Why economic growth does not necessarily contribute to human happiness
Economic growth in developed countries has a dual effect. On one hand, people's living standards and consumer spending are on the rise, but on the other hand, this does not necessarily make people happy and may in fact erode subjective wellbeing and lead to economic crises. A new study by an international team that included Francesco Sarracino, HSE LCSR Senior Associate Researcher, examines the reasons behind this phenomenon.
Numerous studies confirm that rising incomes are associated with higher subjective wellbeing. However, a closer look reveals that the association is not linear, especially when it comes to developed countries where people work hard and consume a lot.
The researchers refer to the Negative Endogenous Growth (NEG) Model which suggests that economic growth may erode free and commonly available goods, replacing them with expensive consumer products. Free goods include natural resources such as sunshine, air and water, as well as social resources such as trust, honesty, altruism, and others. For example, people living in big cities with poor ecology and an unfriendly social environment may want to compensate by purchasing a second home on the coast or in the countryside. Likewise, paying for expensive entertainment, gadgets and items which make spending time at home more enjoyable may be a way for some people to make up for the absence of a satisfying social life.
The negative endogenous growth theory is relatively new. It holds that economic systems are susceptible to economic crises because they produce wealth from the erosion of free and commonly available goods which usually make people happy. This feeds unhappiness and excessive consumption.
The researchers describe it as a vicious circle: the state reports economic growth, while people's material wealth increases, but so do the costs. Driven by advertising and media messages, people engage in competitive consumption and spend more time working so they are able to afford to consume more. As a result, they spend less time socialising or relaxing in nature and accumulate debt Instead of savings to achieve even higher living standards.
The researchers explore the social roots of economic crises and potential solutions to recurrent negative scenarios. They study the case of the US where the financial crisis which started in 2008 quickly spread to other developed economies. It is generally believed that easily accessible consumer loans, new financial instruments and poor regulation were the main causes of this crisis.
'Since private debt is at the heart of the US financial bubble, we need to understand what pushes US society - one of the world's richest - to debt-finance its already high level of consumption', the authors note.
Based on their analysis, the researchers identify a few social indicators signalling negative endogenous growth which is likely to lead to economic crises. These indicators reflect the level of consumption, quality and intensity of social relations, people's values, work-leisure balance, and subjective wellbeing. The study examines the way these indicators change in developed economies over time.
Over many decades, Americans' living standards have been rising. But whether their happiness has also improved is a big question.
A long-term study using US survey data from 1972 to 2006 reports a decline in subjective wellbeing for women compared to men. Other studies show that happiness levels have generally remained unchanged in America since the early 1970s. In Europe, the reported trends are more positive. Despite differences across countries, the overall levels of subjective wellbeing have been increasing.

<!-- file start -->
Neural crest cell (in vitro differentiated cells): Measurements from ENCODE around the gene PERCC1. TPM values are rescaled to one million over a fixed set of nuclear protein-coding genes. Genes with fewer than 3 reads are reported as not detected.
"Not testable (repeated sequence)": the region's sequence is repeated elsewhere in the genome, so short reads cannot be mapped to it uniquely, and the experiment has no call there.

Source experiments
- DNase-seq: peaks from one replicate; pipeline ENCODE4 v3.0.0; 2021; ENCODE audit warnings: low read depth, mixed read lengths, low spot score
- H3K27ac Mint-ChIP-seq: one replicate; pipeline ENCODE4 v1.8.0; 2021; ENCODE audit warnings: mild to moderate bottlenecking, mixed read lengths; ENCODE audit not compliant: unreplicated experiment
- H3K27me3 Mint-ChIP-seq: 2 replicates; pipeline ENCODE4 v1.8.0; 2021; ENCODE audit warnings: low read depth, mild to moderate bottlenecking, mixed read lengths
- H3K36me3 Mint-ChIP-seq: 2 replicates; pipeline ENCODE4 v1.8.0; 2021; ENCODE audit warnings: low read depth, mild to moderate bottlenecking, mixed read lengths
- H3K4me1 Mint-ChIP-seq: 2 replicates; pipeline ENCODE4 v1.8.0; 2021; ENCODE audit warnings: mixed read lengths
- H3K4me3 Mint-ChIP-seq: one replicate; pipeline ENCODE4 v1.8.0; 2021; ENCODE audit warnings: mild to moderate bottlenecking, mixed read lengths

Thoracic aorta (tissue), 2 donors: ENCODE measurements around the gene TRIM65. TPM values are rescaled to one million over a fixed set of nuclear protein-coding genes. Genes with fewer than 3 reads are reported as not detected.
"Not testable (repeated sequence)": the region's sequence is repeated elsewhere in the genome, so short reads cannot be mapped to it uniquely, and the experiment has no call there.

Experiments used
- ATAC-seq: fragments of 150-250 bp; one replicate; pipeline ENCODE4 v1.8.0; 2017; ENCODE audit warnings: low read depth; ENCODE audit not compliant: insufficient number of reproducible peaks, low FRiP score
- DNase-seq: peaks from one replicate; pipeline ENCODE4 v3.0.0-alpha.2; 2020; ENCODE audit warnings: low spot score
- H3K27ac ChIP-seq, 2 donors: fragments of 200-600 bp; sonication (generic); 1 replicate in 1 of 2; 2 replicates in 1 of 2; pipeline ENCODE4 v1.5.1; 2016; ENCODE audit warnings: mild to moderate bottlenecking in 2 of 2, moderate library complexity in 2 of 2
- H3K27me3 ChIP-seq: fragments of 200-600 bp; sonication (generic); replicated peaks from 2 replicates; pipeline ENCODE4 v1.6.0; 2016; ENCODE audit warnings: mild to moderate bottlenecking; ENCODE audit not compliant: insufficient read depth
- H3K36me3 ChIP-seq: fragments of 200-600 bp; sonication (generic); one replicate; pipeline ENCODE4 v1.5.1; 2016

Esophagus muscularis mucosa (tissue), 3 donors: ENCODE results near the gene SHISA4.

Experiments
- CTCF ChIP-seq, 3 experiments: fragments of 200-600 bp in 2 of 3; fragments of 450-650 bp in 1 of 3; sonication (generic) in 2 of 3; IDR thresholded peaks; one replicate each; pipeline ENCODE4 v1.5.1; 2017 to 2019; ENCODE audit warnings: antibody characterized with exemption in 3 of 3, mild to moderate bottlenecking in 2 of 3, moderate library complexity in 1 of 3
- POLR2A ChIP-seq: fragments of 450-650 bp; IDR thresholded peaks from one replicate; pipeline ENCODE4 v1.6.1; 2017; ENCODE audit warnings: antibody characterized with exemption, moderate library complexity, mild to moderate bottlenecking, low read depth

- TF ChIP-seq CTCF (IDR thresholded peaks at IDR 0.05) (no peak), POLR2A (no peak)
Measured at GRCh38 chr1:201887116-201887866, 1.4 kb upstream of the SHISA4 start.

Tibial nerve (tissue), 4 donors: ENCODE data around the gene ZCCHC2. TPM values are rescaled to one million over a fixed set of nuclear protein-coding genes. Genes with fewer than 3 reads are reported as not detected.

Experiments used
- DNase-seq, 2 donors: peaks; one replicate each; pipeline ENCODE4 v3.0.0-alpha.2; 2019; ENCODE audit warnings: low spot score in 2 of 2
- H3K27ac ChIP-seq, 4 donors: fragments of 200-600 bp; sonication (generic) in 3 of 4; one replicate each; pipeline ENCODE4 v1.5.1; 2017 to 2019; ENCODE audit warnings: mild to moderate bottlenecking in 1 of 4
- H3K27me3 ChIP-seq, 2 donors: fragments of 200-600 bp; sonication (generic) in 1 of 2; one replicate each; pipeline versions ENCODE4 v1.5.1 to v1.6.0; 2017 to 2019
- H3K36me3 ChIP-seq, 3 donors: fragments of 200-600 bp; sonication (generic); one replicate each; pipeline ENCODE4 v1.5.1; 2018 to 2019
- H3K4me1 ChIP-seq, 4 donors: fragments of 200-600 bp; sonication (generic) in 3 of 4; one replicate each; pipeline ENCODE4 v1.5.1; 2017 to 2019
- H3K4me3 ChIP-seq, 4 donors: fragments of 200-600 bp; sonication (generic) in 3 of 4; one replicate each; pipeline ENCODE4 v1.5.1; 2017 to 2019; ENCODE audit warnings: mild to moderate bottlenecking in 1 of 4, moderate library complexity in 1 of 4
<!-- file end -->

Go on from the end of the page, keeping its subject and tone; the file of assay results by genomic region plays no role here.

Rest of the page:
According to the so-called Easterlin paradox, life satisfaction does rise with average incomes but only up to a point. This means that people with relatively low incomes are more likely to see their happiness increase with more money.
Subjective wellbeing relies on good-quality social connections as well as material things. According to the authors, alarming declines in certain dimensions of social capital - such as social ties, trust and participation - have been observed in the US in recent decades. In Europe, greater differences in these parameters have been reported across countries over time; for example, in the UK, they have become closer to those in the US.
Another potential precursor of a crisis is a change in people's values. According to one study, the proportion of Americans who find it very important to have a lot of money or a high-paying job increased by almost 50% between 1970 and 1990. The number of undergraduates convinced that achieving a high economic status is the main goal in life almost doubled between 1970 and 1995.
Yet another factor discussed by the authors, is the work-leisure balance. The US is one of the countries with the longest working weeks, and about one-quarter of US companies do not offer paid leave to employees, according to the study. There is no agreement as to whether the number of working hours has increased in the US, but even if it has not, the researchers note that in many families, no one has time for household chores. The situation is different in Europe, where labour unions have successfully been pressing for a shorter working week.
Today's economies need reforms to lower the risk of future crises. 'Some countries' higher economic productivity compared to others can signal that their economic systems are not entirely consistent with subjective well-being and basic human needs and thus may be more susceptible to crises', according to Sarracino.
If politicians want to improve people's wellbeing, they should not focus exclusively on economic growth, as it is a deceptive goal, the researcher believes. There is a need for a strategy capable of promoting economic growth, protecting social capital and reducing inequalities all at the same time.